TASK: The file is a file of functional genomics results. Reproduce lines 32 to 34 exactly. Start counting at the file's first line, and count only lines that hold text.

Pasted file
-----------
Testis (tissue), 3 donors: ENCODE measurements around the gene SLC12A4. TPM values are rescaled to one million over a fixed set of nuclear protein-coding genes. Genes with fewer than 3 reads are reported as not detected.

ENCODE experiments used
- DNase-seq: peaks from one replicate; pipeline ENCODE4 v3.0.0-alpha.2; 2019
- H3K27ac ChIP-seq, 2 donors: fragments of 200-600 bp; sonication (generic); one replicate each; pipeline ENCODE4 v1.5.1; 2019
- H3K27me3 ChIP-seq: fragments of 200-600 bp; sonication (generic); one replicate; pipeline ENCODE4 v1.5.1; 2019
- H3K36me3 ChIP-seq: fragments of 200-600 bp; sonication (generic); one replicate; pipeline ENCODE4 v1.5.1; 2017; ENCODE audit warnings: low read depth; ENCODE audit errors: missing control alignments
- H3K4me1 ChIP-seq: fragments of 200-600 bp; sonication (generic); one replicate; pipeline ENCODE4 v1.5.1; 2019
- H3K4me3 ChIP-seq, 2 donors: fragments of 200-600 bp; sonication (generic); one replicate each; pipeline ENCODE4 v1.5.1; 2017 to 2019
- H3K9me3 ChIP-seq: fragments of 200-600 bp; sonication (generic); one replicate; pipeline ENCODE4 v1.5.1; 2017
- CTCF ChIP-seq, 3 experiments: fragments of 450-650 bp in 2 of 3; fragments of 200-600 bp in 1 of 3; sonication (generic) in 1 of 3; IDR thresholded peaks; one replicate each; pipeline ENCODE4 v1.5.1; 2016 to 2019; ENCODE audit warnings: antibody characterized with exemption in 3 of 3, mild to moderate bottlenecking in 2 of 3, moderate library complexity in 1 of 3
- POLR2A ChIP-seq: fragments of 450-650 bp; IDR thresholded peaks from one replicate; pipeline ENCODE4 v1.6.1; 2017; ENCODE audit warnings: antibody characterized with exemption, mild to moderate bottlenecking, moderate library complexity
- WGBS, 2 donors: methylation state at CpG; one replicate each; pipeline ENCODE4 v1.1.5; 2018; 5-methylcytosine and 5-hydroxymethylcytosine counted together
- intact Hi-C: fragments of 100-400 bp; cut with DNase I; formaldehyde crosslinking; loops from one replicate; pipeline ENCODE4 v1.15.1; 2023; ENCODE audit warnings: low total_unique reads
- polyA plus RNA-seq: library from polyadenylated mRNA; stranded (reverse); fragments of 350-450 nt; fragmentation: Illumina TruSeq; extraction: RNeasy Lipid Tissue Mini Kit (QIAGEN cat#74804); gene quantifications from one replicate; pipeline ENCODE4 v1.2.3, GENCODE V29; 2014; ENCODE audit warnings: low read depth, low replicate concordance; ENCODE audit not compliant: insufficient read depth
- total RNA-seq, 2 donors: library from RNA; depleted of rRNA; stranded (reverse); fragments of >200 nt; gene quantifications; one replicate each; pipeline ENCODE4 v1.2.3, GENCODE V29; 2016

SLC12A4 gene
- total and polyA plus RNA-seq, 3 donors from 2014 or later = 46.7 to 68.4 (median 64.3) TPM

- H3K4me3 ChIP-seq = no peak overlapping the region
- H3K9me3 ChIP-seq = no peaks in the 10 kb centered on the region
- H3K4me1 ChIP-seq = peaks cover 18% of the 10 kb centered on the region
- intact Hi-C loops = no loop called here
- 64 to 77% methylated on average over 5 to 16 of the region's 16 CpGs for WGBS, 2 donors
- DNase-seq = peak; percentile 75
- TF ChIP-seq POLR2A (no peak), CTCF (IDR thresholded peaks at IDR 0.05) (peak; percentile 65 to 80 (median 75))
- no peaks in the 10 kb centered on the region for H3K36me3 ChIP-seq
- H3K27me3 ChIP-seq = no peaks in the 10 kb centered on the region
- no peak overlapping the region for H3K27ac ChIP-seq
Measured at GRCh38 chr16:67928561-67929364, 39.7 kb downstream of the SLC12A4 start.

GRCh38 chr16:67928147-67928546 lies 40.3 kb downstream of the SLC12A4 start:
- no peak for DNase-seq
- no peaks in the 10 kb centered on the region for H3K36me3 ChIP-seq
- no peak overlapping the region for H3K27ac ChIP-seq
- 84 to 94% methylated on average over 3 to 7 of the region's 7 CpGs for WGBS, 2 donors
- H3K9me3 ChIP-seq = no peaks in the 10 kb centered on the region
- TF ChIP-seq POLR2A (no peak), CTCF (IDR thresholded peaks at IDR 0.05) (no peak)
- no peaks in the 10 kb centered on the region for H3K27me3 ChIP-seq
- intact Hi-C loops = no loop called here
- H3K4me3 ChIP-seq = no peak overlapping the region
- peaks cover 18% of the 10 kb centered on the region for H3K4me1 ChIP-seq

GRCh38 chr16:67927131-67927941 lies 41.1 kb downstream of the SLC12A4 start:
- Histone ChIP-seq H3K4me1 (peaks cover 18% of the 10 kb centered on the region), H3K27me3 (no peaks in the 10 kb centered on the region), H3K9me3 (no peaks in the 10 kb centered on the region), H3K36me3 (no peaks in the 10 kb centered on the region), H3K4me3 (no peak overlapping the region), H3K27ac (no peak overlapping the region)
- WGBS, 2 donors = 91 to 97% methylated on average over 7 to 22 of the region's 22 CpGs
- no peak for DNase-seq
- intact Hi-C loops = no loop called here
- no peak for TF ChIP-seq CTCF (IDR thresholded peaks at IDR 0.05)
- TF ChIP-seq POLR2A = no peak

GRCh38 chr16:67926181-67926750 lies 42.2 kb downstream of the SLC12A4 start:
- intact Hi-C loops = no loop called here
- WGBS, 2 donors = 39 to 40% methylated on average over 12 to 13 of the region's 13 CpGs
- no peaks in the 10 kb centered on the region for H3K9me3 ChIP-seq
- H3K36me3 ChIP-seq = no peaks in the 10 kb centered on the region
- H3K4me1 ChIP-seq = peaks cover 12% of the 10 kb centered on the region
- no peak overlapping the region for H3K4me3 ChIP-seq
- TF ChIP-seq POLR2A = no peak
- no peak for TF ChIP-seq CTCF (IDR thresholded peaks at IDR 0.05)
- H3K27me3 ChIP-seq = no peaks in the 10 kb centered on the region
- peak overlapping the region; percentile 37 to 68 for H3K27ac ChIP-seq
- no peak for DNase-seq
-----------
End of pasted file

- no peak overlapping the region for H3K27ac ChIP-seq
- 84 to 94% methylated on average over 3 to 7 of the region's 7 CpGs for WGBS, 2 donors
- H3K9me3 ChIP-seq = no peaks in the 10 kb centered on the region